I am very grateful to Mel for her excellent review of Northern Ballet's Mixed Programme (see Mel Wong "Kenneth Tindall - The Architect of Ballet" 21 June 2014). She saw the show on Wednesday at the start of the company's short season at the Stanley and Audrey Burton Theatre. I saw it on Saturday night at the end of the run and loved it too. It was a wonderful evening. For me Concerto 622 was the most joyful of the three works, Concertante the most elegant and The Architect the most thrilling.
I think I am more of a Lubovitch fan than Mel. Concerto 622 was just my cup of tea. I was close to tears for most of that performance, partly because of the intrinsic beauty of the ballet and partly because of the connotations in that it reminded me of Jerome Robbins's Dances at a Gathering which I will always associate with Antoinette Sibley. In my view the most beautiful part of the ballet was the Adagio. This was a pas de deux by Giuliano Contadini and Matthew Koon. I don't have a video of those dancers but you can appreciate the choreography from this video which has been uploaded by Lubovitch. I particularly liked the butterfly sequence. Others may have had other relationships in mind but the tenderness between those dancers put me in mind of my 3 year old grandson manqué and his doting dad.
Like Mel I am a van Manen fan and have been for many years. Almost a contemporary of Maurice Béjart, John Cranko, Peter Darrell and Kenneth MacMillan he is the last of the great choreographers of my youth. I had the good fortune of seeing him take a curtain call at the first performance of the Dutch National Ballet Junior Company last November. A van Manen ballet is rather like Palladian architecture. There is order and proportion in the choreography, costumes and score. For this work Northern Ballet deployed its stars, Martha Leebolt and Tobias Batley, who were well supported by Giuliano Contadini, Hannah Bateman, Jessica Morgan, Nicola Gervasi, Abigail Prudames and Isaac Lee-Baker.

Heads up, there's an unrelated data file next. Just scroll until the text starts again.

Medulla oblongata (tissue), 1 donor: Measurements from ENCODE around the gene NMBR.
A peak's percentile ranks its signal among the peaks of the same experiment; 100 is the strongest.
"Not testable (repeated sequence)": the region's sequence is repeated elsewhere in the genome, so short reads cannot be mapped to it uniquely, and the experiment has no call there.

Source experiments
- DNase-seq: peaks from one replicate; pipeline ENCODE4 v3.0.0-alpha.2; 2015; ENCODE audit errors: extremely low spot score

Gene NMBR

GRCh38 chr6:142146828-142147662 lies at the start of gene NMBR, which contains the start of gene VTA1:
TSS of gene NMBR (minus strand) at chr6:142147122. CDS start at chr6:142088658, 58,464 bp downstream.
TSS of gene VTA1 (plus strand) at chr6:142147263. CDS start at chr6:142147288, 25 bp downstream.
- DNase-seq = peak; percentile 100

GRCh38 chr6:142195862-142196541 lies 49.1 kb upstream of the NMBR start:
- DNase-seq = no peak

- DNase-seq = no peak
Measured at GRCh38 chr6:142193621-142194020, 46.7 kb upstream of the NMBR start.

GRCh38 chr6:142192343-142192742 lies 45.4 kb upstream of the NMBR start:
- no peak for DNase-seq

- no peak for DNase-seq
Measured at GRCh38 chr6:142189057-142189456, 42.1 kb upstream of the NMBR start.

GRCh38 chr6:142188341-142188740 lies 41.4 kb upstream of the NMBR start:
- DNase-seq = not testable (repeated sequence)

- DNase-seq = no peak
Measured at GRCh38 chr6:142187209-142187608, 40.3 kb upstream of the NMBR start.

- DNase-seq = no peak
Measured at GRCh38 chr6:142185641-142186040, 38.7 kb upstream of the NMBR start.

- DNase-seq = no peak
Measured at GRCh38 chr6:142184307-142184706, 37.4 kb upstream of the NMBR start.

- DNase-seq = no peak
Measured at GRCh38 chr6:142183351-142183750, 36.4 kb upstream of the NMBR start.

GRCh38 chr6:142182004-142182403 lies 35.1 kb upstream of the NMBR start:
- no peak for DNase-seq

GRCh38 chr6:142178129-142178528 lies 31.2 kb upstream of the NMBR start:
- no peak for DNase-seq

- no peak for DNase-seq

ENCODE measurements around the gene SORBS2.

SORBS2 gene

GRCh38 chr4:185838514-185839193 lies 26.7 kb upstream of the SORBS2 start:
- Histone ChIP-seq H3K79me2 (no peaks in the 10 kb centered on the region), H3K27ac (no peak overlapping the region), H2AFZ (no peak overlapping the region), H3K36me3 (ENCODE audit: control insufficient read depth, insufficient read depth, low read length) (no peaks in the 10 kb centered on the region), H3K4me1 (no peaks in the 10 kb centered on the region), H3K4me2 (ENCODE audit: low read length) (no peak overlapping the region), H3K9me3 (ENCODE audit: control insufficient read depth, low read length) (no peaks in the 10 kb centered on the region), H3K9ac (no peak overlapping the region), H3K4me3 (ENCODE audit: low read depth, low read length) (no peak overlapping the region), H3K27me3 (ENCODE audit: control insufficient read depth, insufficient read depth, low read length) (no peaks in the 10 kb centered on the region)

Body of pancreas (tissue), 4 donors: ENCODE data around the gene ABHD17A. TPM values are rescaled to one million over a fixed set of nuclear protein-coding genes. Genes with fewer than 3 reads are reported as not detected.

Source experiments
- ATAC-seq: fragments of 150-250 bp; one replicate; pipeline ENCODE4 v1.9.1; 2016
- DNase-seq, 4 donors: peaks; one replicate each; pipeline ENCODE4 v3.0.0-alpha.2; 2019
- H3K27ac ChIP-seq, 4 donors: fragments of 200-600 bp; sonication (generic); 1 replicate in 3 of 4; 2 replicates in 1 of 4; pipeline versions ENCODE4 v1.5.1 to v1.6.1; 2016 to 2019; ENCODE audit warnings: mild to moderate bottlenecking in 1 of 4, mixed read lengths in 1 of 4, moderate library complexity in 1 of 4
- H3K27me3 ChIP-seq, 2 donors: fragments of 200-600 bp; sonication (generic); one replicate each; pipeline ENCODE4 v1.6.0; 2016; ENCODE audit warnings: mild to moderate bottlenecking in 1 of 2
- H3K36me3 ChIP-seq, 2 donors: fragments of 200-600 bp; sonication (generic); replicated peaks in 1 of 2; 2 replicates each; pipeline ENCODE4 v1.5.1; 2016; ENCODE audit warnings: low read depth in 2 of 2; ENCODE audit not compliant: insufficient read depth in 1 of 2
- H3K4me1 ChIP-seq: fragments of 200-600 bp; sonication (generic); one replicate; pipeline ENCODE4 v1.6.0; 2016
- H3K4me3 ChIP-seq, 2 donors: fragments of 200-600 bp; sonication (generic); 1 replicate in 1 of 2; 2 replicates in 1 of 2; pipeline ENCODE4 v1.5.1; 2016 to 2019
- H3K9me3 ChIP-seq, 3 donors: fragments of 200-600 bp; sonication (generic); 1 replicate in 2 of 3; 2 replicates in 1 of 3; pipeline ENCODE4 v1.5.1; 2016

The tour de force was The Architect by Kenneth Tindall. This is the third of his works that I have seen this year and it is by far the best (see my review of Luminous Jun*cture in Angelic - Northern Ballet's Mixed Bill 9 June 2013 and mention of Bitter Earth in More Things I do for my Art - Autumn Gala of Dance and Song 30 Sept 2013). It is a multi layered ballet that has to be seen more than once to be understood fully. It can best be described as a creation myth that somehow combines Genesis with genetics. There was the story of the forbidden fruit and the fall of man but there was also a double helix and 4 sets of characters on each male dancer left breast which seemed to me to be DNA sequences from where I was sitting. The choreography was spectacular as was the dancing and Christopher Giles's set was out of this world. There were what appeared to be three bamboo canes each with a living being inside it and a lattice structure like the Eiffel tower through which the dancers crashed and dived towards the end.
As I said above The Architect is a ballet that has to be seen more than once and probably many times to be understood properly. Happily we will all get the chance to see the ballet and study it as often as we need because it is to be filmed. Two weeks before the première of The Architect Tindall and Bateman appealed for funding for the filming on Kickstarter (see "Tindall's Architect - How to Get a Piece of the Action - Literally" 7 June 2014) and I am glad to say that they met their target with just hours to spare ("They made it" 20 June 2014). I an proud to say that both Mel and I put £10 each into the pot and I for one am looking forward to the result.